In fact, THE BEST WAY TO RESPECT MY TIME IS TO PAY ME FOR IT. You get paid to teach, right?  Buy my work.  Invite me to speak to your local arts organization.  Invite me to do an artist-in-residency with your school. Take a class from me. (I love the person who suggested that in the comments section last time!)  Or at least take me out to dinner!  (Just kidding.)  (Wait, yes, at least buy me dinner!)  Refer me to a local gallery, tell your wealthy art collecting friend about me, sing my praises on Facebook.  I love making my art, but I love making money with it, too. 

 

I don’t mean to be harsh, but I’m gonna say this flat-out:

 

I DON’T OWE YOU A LESSON PLAN.  Your comment, “have you ever thought about the impact that a teacher can have on your marketing? If a child (tries) a technique (like yours), is it possible they may appreciate your process all the more and become a future collector?”  A good point.  Yes!  Some of my most appealing collectors are children, and I’ve never regretted the time I’ve spent talking with them about my work.  I agree whole-heartedly that sharing our art with young people instills them with a love and respect for art and craft. 

 

Just don’t assume I’m not already doing that!  :^)  I’VE ALREADY DONATED HUNDREDS OF HOURS OF MY TIME teaching and supporting young people in the arts. In fact, I have a volunteer teaching gig right now.  It takes up a lot of time, but I love it.  Um….would you like to buy something so I can purchase more supplies for them?  :^)

 

I want your students to have a wonderful experience with art, too.  But ultimately, that’s your job that you get paid to do—not mine.  I may be able to help you, but maybe not.  Fair enough?

 

In closing, when in doubt, ASK if the artist is willing to share, and if so, when/how/under what circumstances and for how much.  BE GRATEFUL when they say yes.  RESPECT them if they say no.  Try to make it WIN/WIN for all concerned. 



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Related Posts:

Questions You Don't Have to Answer: How Did You Do That?

Questions You Don't Have to Answer: How Long Did That Take You to Make?

Questions You Don't Have to Answer: Why is Your Work so Expensive?

Questions You Don't Have to Answer: Do You Have a Website?

Questions You Don't Have to Answer: Where is This Place?


Topics: advice for artists | art education | art marketing | exposure tips | FineArtViews | Luann Udell | sell art | selling art online | selling fine art online 

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 12 Comments

Marsha Hamby Savage
via faso.com
This is a fantastic article. You really hit all the points that needed to be made. We as artists, need to follow what you have said... being courteous, of course is always a key ingredient.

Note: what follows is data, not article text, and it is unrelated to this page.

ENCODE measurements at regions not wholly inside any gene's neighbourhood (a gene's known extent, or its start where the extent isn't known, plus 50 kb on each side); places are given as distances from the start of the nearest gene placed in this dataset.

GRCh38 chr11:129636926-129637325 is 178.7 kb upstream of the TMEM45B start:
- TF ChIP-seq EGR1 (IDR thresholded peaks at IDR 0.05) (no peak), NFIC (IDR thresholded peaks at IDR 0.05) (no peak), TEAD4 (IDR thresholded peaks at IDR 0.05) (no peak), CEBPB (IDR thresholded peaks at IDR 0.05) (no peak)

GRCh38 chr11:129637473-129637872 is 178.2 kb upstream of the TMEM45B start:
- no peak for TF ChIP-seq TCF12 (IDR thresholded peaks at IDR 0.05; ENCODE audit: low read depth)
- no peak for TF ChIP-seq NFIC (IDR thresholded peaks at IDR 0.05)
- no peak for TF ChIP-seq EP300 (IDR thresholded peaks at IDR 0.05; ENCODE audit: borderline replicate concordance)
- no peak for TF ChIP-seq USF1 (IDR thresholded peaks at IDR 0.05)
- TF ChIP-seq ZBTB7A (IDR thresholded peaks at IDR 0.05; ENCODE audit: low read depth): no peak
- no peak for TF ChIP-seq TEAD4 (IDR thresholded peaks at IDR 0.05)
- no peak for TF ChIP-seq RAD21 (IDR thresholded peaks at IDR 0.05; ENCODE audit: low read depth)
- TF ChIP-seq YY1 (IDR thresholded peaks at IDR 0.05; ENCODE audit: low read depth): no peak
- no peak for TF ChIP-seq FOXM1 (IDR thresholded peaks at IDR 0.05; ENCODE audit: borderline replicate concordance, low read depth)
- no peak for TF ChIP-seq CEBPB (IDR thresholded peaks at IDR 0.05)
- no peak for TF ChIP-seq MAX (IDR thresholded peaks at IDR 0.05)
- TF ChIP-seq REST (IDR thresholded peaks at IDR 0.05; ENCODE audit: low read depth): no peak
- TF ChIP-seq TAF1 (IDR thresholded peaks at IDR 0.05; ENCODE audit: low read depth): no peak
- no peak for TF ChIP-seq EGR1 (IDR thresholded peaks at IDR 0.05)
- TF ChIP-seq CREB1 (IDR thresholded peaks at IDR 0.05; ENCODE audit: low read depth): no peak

I have had information used by a couple of fellow teachers (and students) that I had not put out there yet as my thoughts. When I did, it looked like I had copied them. It was a hard lesson to learn when you are a person that tells everything you are doing and thinking! I should have known I needed to keep it close to my chest until I had done what I "intended" or tried a new method, etc. Again, lesson learned hopefully. I am a little better at keeping my own counsel about new stuff I will be doing and trying.

Theresa Bayer
via faso.com
At any kind of art show, you are there to sell your work. So you are certainly entitled, especially at an art fair, to politely cut short any conversation that interrupts sales. I've stopped mid-sentence talking to fellow artists to wait on a customer at an art fair. Any colleague worth their salt will understand!

Re. technique questions, it's good to come up with a good one-liner that answers the basic question without going into too much detail. If they want details, tell them to sign up for your class or read your book, etc. Another solution would be to print up a little short paragraph about your technique if you like handing out brochures.

Other than that, don't worry. Your intentions are good. :^)

Barbara Reich
via faso.com
Hi Luann - I find that most artists tend to be very inquisitive. They are creative, and take notice of even the smallist details. Often it is their curiosity that makes them interested in what you are doing and not the desire to copy your technique. It's true that too many questions can make you uncomfortable and take up too much time, but MOST of the time they are respectful. Having said that, I believe it is ok to ask them questions to discover their intentions as well. Many artists do freely give back, but you are correct in saying that there is a time and place, and it is welcome and fair for and artist to derive income from speaking, teaching, and workshops. As always, be gracious. You never know what connections you might be making...or breaking.
Barb Reich

Rosemarie Adcock
via faso.com
I hope we are careful to not at any time give the implication that we are being bothered by an inquiry or doing someone a favor if we answer their question. One should certainly be respectful of a person's time, but beyond that, shouldn't we be gratified to know that someone cares about how we do something enough to ask us questions? By freely sharing expertise with a generous heart, don't we expect that somehow we will be rightly rewarded, either by sales or at least by a good reputation? I cannot think of an exhibition by a great painter where the technical analysis was not handled by art historians with as much importance as the paintings themselves. How many art history books do we open up and read through half of it before we come to the plates and look at the actual work? Process is important to most collectors and it is fascinating to the rest of art lovers who cannot afford to collect more than a print. I recall BB King once being asked if he minded giving autographs. (No one makes a nickel from an autograph) He said no that he waited so long for anyone to even ask that he will never grow tired of giving an autograph. I hope we also never grow tired of people's questions.